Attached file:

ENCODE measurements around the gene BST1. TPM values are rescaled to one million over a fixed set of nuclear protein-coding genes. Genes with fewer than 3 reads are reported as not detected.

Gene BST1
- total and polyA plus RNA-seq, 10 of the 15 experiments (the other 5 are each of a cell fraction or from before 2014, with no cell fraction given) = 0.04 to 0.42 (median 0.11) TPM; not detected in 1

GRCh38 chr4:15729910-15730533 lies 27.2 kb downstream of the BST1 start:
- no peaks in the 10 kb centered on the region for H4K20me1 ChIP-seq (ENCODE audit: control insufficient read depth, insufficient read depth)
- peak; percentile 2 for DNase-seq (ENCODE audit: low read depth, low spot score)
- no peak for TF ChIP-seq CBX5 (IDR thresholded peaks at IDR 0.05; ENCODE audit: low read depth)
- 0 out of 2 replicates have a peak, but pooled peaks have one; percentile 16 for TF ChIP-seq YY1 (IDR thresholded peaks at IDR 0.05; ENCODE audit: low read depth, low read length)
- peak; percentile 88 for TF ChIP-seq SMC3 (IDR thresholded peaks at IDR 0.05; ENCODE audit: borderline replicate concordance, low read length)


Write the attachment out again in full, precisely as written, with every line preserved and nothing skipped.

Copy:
ENCODE measurements around the gene BST1. TPM values are rescaled to one million over a fixed set of nuclear protein-coding genes. Genes with fewer than 3 reads are reported as not detected.

Gene BST1
- total and polyA plus RNA-seq, 10 of the 15 experiments (the other 5 are each of a cell fraction or from before 2014, with no cell fraction given) = 0.04 to 0.42 (median 0.11) TPM; not detected in 1

GRCh38 chr4:15729910-15730533 lies 27.2 kb downstream of the BST1 start:
- no peaks in the 10 kb centered on the region for H4K20me1 ChIP-seq (ENCODE audit: control insufficient read depth, insufficient read depth)
- peak; percentile 2 for DNase-seq (ENCODE audit: low read depth, low spot score)
- no peak for TF ChIP-seq CBX5 (IDR thresholded peaks at IDR 0.05; ENCODE audit: low read depth)
- 0 out of 2 replicates have a peak, but pooled peaks have one; percentile 16 for TF ChIP-seq YY1 (IDR thresholded peaks at IDR 0.05; ENCODE audit: low read depth, low read length)
- peak; percentile 88 for TF ChIP-seq SMC3 (IDR thresholded peaks at IDR 0.05; ENCODE audit: borderline replicate concordance, low read length)